A QD-OLED TV cannot get as bright as a capable LED/LCD TV can, but that is to be expected and not indicative of the picture quality offered by the former. (Image: Samsung)

So while QD-OLED TVs do offer a brighter picture than OLED TVs, they can’t compete with capable LED/LCD TVs in that regard (overall picture quality is another matter entirely). People who plan to watch TV in overly bright rooms, with lots of natural light, for many hours every day, should probably still look into LED/LCD models despite the fact that QD-OLED TVs offer much higher contrast and more life-like colors (as it has always been the case between LED/LCD and OLED models anyway).

What is this QD-OLED “color volume” everyone’s raving about?

This is arguably a more important aspect of these new TVs than peak brightness in and of itself. Because of the way QD-OLED screens work — which, without getting into highly technical details, is quite different from the way “traditional” OLED TV screens have worked for a decade — they are capable of displaying a significantly larger percentage of the BT.2020 color space. In practice this means that a QD-OLED TV has a wider range of colors to choose from when displaying an image: where a “traditional” OLED TV cannot display e.g. a specific hue of deep red because the color palette it works with does not reach that far, it makes do with the closest hue it has at its disposal. A QD-OLED TV may very well be able to display that difficult red hue, resulting in a more convincing, lifelike picture.

The key to those richer, more saturated colors QD-OLED TVs offer compared to OLED TVs is the use of Quantum Dots. (Image: Samsung Display)

The red hue example was not random: QD-OLED TVs are way better at expressing primary colors such as red and green because they are not producing them using color filters. They are instead converting blue light to other colors using Quantum Dots, which is a more efficient, less energy-wasting way to do that. That is why a significant percentage of the colors displayed by a modern TV is expressed in a purer, more accurate way by QD-OLEDs, looking much more vibrant and distinguishable than what an OLED can express. Combined with the absolute blacks of an OLED, QD-OLED can display cinematic material that is closer than ever to the creator’s intent — provided that a TV set’s image processing system is up to the task and that a manufacturer actually means to honor that intent.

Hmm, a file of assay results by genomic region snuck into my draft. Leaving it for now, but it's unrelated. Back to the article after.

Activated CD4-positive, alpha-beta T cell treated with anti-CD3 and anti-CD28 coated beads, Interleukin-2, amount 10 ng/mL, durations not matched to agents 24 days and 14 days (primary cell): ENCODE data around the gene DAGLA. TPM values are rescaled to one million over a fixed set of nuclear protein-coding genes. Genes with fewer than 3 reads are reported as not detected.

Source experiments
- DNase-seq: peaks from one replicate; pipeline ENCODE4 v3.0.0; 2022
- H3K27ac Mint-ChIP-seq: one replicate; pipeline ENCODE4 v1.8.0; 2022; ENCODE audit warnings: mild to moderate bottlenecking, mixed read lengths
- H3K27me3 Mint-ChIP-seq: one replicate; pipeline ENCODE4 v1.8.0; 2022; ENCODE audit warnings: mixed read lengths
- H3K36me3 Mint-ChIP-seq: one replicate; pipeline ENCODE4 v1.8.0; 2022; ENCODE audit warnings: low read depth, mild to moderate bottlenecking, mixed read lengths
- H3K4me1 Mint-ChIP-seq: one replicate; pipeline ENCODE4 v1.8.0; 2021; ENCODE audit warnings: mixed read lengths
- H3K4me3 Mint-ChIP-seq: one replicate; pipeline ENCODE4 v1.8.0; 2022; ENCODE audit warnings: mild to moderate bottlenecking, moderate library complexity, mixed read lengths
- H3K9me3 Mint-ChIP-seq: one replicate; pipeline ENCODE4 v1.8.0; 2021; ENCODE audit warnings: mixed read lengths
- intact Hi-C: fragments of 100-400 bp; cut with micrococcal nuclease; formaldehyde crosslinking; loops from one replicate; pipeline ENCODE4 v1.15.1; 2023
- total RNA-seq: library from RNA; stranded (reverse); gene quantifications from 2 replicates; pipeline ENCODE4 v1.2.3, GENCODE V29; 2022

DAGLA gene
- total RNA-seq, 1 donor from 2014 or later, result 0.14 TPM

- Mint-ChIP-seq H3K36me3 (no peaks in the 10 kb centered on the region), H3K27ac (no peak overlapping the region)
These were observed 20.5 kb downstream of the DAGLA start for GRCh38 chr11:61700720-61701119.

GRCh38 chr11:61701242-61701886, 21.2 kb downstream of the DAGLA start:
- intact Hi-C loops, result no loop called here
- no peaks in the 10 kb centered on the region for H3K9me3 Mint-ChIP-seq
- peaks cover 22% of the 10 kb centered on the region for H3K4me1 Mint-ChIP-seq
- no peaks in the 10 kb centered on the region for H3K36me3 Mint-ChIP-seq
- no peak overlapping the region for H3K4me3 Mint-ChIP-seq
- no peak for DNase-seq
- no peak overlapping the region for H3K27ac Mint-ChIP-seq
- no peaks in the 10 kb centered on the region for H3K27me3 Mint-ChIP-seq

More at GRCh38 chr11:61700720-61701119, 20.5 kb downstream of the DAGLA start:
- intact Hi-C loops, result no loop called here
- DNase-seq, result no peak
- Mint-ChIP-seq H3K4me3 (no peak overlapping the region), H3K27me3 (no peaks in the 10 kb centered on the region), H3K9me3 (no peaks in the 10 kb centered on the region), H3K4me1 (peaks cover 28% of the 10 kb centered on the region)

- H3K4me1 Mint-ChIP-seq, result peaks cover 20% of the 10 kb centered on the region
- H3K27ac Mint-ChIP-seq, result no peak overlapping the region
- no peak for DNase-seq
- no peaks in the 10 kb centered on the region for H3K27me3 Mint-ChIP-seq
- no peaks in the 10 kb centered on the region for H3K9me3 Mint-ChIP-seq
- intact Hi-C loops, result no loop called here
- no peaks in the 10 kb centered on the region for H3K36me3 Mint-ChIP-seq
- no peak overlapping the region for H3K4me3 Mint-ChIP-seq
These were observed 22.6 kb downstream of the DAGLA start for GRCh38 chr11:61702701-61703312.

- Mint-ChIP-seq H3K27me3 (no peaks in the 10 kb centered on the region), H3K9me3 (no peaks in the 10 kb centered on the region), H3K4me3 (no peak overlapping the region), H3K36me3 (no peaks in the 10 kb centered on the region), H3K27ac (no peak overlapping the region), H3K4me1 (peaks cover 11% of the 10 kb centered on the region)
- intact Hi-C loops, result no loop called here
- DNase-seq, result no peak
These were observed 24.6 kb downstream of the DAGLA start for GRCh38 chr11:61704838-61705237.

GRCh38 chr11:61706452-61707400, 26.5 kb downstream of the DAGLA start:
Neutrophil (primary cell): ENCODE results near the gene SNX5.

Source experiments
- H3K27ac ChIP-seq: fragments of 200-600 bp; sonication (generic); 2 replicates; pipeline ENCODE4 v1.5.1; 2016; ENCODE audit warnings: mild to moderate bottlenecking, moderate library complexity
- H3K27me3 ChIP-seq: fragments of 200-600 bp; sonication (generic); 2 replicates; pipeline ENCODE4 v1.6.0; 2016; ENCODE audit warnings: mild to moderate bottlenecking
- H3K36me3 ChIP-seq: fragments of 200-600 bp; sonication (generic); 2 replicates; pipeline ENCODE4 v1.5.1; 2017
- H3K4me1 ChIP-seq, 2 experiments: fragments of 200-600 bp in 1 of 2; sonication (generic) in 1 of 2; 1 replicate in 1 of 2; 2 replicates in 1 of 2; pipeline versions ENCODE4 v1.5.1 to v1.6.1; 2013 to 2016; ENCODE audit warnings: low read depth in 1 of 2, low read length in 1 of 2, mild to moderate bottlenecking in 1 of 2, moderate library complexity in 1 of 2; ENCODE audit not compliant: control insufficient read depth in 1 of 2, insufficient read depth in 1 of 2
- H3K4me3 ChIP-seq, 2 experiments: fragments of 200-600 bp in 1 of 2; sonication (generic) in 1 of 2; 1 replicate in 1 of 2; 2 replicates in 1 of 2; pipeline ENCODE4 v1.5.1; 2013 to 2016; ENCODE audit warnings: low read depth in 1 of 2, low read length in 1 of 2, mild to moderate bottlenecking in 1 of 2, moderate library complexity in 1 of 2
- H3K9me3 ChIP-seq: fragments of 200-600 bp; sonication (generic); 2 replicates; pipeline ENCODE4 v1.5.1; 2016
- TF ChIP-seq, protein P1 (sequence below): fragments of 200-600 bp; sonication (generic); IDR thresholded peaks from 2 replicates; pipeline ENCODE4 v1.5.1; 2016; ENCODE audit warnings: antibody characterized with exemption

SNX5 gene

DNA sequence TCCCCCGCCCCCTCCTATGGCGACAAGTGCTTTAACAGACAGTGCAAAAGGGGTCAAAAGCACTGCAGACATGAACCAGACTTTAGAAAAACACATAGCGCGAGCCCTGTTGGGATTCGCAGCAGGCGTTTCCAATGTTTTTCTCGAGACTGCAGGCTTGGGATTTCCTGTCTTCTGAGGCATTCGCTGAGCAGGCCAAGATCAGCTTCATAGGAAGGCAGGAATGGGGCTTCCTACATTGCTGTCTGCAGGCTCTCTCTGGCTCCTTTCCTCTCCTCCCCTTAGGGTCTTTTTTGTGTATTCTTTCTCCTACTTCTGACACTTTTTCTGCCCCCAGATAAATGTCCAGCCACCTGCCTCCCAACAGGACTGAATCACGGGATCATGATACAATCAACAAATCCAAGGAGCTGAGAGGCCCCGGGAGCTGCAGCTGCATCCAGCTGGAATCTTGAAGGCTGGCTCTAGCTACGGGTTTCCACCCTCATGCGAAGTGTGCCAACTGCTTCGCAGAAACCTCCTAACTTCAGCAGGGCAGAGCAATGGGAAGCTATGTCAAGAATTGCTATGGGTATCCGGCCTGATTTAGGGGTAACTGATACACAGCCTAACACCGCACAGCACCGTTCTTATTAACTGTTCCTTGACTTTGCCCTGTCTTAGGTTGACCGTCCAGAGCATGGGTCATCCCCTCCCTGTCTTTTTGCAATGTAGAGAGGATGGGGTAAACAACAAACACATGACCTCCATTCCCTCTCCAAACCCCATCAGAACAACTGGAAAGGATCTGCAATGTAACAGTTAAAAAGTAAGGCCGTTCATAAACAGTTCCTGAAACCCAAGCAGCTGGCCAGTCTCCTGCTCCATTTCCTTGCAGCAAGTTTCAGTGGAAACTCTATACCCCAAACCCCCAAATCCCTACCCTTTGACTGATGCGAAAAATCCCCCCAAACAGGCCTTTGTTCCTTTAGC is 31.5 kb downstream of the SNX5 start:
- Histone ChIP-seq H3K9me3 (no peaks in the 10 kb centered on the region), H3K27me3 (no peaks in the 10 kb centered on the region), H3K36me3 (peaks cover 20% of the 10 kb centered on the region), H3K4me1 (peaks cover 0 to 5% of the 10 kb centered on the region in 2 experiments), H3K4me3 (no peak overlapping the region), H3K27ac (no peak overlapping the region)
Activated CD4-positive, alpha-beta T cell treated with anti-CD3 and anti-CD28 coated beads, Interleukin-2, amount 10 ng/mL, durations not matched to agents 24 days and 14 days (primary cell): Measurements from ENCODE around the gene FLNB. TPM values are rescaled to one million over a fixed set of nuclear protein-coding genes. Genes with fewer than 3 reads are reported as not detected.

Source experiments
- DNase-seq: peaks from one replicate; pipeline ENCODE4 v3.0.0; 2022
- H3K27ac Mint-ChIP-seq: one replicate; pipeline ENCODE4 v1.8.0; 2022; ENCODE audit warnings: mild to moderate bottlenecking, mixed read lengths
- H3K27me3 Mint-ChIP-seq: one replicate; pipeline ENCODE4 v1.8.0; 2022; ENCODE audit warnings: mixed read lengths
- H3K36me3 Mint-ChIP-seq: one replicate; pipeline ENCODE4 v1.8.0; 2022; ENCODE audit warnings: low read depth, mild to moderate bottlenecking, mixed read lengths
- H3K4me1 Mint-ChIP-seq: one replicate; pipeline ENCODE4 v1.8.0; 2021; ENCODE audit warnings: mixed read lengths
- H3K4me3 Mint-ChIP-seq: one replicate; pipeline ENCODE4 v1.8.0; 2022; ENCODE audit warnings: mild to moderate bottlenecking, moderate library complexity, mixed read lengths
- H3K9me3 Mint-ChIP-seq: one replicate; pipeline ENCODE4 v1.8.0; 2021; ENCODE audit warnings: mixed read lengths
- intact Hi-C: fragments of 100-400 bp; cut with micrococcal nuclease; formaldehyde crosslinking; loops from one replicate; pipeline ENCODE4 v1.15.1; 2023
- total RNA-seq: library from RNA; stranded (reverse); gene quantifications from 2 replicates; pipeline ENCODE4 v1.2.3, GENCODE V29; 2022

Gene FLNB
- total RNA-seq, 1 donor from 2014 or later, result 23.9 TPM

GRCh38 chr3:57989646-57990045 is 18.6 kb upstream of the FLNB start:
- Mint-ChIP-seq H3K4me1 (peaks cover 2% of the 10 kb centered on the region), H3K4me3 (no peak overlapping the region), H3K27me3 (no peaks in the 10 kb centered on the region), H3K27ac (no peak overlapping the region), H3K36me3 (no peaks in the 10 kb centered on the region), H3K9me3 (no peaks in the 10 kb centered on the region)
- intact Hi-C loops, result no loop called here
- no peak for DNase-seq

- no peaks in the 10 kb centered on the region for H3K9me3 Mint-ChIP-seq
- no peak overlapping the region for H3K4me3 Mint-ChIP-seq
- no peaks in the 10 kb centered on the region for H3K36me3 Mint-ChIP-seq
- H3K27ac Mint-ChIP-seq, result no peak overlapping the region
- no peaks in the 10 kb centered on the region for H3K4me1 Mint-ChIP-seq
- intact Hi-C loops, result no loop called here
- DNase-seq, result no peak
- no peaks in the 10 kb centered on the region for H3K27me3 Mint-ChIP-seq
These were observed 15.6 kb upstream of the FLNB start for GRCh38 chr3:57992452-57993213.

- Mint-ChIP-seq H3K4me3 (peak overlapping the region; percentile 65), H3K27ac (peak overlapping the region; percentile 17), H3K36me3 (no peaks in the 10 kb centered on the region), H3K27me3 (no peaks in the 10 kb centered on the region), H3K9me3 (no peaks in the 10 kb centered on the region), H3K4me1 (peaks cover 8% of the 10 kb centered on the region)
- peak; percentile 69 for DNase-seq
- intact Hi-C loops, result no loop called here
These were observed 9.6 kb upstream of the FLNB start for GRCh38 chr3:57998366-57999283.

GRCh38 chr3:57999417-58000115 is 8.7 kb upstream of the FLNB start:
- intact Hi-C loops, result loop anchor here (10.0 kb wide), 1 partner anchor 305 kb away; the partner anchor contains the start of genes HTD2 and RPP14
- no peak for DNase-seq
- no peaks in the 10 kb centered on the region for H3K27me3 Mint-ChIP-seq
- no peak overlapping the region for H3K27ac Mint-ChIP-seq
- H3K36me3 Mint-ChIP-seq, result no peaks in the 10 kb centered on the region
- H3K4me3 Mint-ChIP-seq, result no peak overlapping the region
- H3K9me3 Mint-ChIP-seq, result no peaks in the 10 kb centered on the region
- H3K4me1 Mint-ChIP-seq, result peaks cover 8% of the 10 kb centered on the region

Do QD-OLED TVs have burn-in issues like OLED TVs do?

Yes, they do. Although OLEDs themselves have become much more resilient to this issue over the years and come with several different features designed to minimize the risk of burn-in, there’s always the chance of that happening after systematic abuse of their panels — and the same goes for QD-OLEDs. Samsung Display claims that these TVs use a real-time Image Sticking Correction (ISC) mechanism to monitor and maintain their screens’ pixels, but it’s still unknown whether that makes a difference or not in the context of prolonged use.

Samsung Display is confident enough of its QD-OLED panels being burn-in resistant that it made one for use in PC monitors like this one from Alienware. (Image: Dell)